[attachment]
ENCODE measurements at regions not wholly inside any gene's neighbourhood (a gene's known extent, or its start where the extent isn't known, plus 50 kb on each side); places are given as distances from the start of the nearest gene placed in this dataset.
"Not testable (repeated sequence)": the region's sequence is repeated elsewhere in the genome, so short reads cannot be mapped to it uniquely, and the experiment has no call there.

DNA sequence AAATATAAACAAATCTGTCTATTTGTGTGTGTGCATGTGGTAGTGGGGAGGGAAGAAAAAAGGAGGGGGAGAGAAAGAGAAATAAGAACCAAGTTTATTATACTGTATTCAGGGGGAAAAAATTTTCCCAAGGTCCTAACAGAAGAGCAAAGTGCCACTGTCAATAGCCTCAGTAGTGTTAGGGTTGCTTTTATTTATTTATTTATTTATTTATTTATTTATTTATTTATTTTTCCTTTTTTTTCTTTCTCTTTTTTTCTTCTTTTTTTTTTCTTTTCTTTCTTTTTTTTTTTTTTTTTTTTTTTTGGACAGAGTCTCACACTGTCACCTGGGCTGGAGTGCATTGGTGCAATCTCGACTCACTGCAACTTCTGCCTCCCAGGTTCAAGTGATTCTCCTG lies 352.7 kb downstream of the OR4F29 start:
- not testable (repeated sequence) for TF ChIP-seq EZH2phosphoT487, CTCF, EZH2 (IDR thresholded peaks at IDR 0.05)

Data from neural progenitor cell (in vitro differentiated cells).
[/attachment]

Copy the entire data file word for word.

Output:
ENCODE measurements at regions not wholly inside any gene's neighbourhood (a gene's known extent, or its start where the extent isn't known, plus 50 kb on each side); places are given as distances from the start of the nearest gene placed in this dataset.
"Not testable (repeated sequence)": the region's sequence is repeated elsewhere in the genome, so short reads cannot be mapped to it uniquely, and the experiment has no call there.

DNA sequence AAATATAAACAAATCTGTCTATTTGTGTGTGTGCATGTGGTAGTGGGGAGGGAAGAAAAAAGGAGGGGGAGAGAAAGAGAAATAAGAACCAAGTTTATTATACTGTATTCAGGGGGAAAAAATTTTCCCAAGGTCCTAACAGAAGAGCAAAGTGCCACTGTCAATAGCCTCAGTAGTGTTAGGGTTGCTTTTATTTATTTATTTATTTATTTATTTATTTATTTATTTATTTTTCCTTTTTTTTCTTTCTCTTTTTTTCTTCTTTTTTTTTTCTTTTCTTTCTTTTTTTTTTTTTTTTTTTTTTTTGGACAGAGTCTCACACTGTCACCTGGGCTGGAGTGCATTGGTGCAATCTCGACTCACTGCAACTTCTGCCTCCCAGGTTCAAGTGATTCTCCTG lies 352.7 kb downstream of the OR4F29 start:
- not testable (repeated sequence) for TF ChIP-seq EZH2phosphoT487, CTCF, EZH2 (IDR thresholded peaks at IDR 0.05)

Data from neural progenitor cell (in vitro differentiated cells).